The IDF also transmitted pictures of dead Hezbollah fighters with captions like, “This is the photograph of a body of a member of Hezbollah’s special forces,” “Nasrallah lies: it is not us that is hiding our losses,” and “There are a large number of corpses like this on the ground and Nasrallah is hiding this truth.”
The photos of the dead fighters broadcasted to counter Hezbollah claims that it won the 2006 Lebanon War against Israel. Israel had actually bombed Al-Manar in an attempt to take it off the air during the war. However, the station somehow survived the bombing and continued broadcasting.
Israel also hacked several websites and radio stations belonging to Hezbollah around the time of the Al-Manar hack. In addition, it sent voice and text messages to Lebanese citizens informing them that its attacks were targeted at Hezbollah and not Lebanese civilians.
5 The Weather Channel
On April 18, 2019, someone hacked the Weather Channel. However, the perpetrator was more concerned with stopping the channel from running its regular programming than causing mischief. The hacker struck between 6:00 AM and 7:39 AM.
The Weather Channel was forced to air a recorded program throughout the hack. It later issued a statement saying that the hack was a “malicious software attack on the network.” Investigations later revealed that the incident was a ransomware attack. That is, the hacker wanted the station to pay him money before they could resume airing.
4 Channels 2 And 10
In November 2016, a hacker hijacked Israeli television stations Channels 2 and 10 on the same night. Both stations were transmitting the evening news when the hacker struck. He replaced their broadcasts with messages mocking Israel and suggesting that recent wildfires which had raged through Israel were God’s judgement on the nation.
Earlier that month, several parts of Israel were ravaged by wildfires that forced tens of thousands of people to flee their homes. Around 80,000 people were evacuated in the city of Haifa alone. There were suspicions that at least some of the fires were the handiwork of Palestinian or pro-Arab arsonists.
The hacker also transmitted images of Islamic religious areas and an audio of an Islamic call to prayer. The hack happened around the time the Knesset was deliberating before voting on a bill to ban loudspeakers in religious buildings. The bill affected every religion, but there were suspicions that it was targeted at Muslims.
In February 2013, someone hacked KRTV, a station in Montana, during a broadcast of The Steve Wilkos Show. The perpetrator actually hacked into KRTV’s emergency alert system to warn viewers of an ongoing zombie invasion in Montana. The hacker claimed that zombies were leaving their graves and had already taken over parts of Montana. He advised viewers against approaching the undead assailants.
The warning was not taken seriously. Gawker later suggested it was probably an advert for The Walking Dead. However, the hack was real; investigations showed that the hacker had attempted to hack other television stations without success. His identity remains unknown.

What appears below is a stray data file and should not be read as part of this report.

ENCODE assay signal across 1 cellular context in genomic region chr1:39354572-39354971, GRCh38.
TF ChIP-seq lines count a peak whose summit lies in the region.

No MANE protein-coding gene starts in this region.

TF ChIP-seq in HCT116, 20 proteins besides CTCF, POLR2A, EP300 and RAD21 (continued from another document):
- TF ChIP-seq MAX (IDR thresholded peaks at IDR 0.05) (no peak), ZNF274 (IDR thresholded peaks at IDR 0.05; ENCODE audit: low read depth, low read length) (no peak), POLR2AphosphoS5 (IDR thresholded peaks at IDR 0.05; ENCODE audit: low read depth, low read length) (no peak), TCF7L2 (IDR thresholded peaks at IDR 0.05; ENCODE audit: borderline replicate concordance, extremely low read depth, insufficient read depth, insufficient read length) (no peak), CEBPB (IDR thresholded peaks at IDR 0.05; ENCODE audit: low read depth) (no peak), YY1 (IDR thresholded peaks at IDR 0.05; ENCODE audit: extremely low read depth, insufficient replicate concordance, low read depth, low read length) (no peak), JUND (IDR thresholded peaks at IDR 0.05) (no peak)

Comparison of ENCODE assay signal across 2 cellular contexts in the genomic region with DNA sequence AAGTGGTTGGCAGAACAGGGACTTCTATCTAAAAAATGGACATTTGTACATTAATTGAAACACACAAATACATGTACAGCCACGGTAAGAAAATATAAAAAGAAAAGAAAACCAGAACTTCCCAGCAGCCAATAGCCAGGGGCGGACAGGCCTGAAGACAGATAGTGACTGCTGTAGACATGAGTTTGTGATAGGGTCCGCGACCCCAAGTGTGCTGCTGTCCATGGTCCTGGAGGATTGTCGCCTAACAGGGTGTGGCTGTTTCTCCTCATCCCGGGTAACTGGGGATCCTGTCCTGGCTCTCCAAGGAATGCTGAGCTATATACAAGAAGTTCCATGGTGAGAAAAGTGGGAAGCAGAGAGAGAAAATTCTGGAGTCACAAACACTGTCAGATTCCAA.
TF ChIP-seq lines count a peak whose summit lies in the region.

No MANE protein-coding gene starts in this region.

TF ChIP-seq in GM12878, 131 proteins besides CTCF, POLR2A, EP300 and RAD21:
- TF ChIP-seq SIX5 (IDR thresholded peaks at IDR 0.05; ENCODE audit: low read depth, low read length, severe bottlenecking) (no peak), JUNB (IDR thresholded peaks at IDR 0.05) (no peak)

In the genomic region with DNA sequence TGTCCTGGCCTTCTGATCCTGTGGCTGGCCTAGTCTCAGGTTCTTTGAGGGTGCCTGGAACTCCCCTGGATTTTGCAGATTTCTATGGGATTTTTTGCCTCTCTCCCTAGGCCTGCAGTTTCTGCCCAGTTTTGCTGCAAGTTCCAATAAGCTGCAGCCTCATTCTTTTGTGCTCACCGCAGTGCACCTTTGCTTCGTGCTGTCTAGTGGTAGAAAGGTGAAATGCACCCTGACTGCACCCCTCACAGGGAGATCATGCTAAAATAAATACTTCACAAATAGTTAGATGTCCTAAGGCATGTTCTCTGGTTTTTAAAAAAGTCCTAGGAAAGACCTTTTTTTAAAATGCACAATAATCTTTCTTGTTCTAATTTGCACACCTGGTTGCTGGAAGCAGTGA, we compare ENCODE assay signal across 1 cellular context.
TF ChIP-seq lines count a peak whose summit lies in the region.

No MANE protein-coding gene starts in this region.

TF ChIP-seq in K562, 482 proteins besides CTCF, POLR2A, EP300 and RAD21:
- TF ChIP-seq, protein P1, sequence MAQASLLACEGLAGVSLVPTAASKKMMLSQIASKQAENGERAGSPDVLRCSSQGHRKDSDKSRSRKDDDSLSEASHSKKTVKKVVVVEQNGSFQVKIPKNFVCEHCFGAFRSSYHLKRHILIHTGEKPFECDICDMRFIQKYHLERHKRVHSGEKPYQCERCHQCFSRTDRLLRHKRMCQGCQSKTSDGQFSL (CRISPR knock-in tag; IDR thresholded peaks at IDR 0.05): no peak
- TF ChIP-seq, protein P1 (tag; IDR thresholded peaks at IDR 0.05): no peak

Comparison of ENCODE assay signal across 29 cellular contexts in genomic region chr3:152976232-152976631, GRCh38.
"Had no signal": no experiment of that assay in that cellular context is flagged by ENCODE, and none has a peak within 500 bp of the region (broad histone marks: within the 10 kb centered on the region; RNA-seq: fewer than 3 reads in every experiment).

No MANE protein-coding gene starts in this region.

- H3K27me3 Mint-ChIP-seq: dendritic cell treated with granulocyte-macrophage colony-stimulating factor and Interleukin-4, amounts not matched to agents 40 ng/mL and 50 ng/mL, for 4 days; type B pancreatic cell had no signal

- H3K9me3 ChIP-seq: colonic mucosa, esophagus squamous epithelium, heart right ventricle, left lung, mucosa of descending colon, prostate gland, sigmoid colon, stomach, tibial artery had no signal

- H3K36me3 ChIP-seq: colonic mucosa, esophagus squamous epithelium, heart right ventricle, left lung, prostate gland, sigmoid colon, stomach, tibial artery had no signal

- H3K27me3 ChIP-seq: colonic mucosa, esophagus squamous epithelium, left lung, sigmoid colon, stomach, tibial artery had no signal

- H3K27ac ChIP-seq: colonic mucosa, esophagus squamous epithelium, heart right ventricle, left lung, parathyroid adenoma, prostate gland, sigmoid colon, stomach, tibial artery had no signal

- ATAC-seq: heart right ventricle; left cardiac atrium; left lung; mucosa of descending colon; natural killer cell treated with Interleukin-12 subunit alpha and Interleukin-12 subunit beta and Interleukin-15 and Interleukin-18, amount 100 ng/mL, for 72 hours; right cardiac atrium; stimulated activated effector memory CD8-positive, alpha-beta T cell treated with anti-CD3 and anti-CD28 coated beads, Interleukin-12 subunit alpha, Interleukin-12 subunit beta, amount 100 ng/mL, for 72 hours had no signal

In February 2009, someone hacked KVOA in Tuscon, Arizona, during a live transmission of the Super Bowl XLIII between the Arizona Cardinals and the Pittsburgh Steelers. The hack only affected viewers in Tucson who were watching the game on KVOA through Comcast.
The hacker replaced the game with 30 seconds of pornography featuring a couple engaged in what viewers called “a graphic act.” Interestingly, many people watching thought it was just another commercial until the couple, shall we say, went overboard. The video itself was from Club Jenna, an adult cable television channel.
Comcast was so embarrassed by the incident that it gave a $10 credit to 80,000 customers for free. Two years later, the FBI unveiled the hacker as one Frank Tanori Gonzalez. Gonzalez worked for Cox Cable at the time he hacked Comcast.
1 An ABC Affiliate In Wyoming
In 2006, someone supposedly hacked an unnamed ABC affiliate servicing Niobrara County, Wyoming. We say “supposedly” because details of the hack remain sketchy, raising doubts whether it even really happened.
The name of the station involved is a mystery, and there is limited information about the whole saga. The video that was supposedly aired during the hack definitely exists. However, its veracity is questionable. Nevertheless, people who say it happened call it “The Wyoming Incident” or “The Wyoming Hijacking.”
The hacker supposedly struck when he interrupted the evening news broadcast with a five-minute video of an animated head and several static texts. The first text contained the phrase “SPECIAL PRESENTATION.” Subsequent texts included “YOU ARE ILL . . . WE JUST WANT TO FIX YOU” and “YOU WILL SEE SUCH PRETTY THINGS.”
However, the hack gained infamy after viewers reportedly ended up with headaches, nausea, amnesia, and hallucinations after the hacker showed several strange pictures with an annoying tone. Some viewers also vomited on hearing the tone.
Some scientists think the broadcast wasn’t a hack or any sort of paranormal activity as some claimed. They say the tone that made people sick was likely created after some other signal interfered with their television signal. According to these scientists, the frequency of the tone was such that it caused hallucinations in those hearing it.
Read about more hackers and their escapades on 10 Ominous State-Sponsored Hacker Groups and 10 Early Hackers From Before The Invention Of The Home Computer.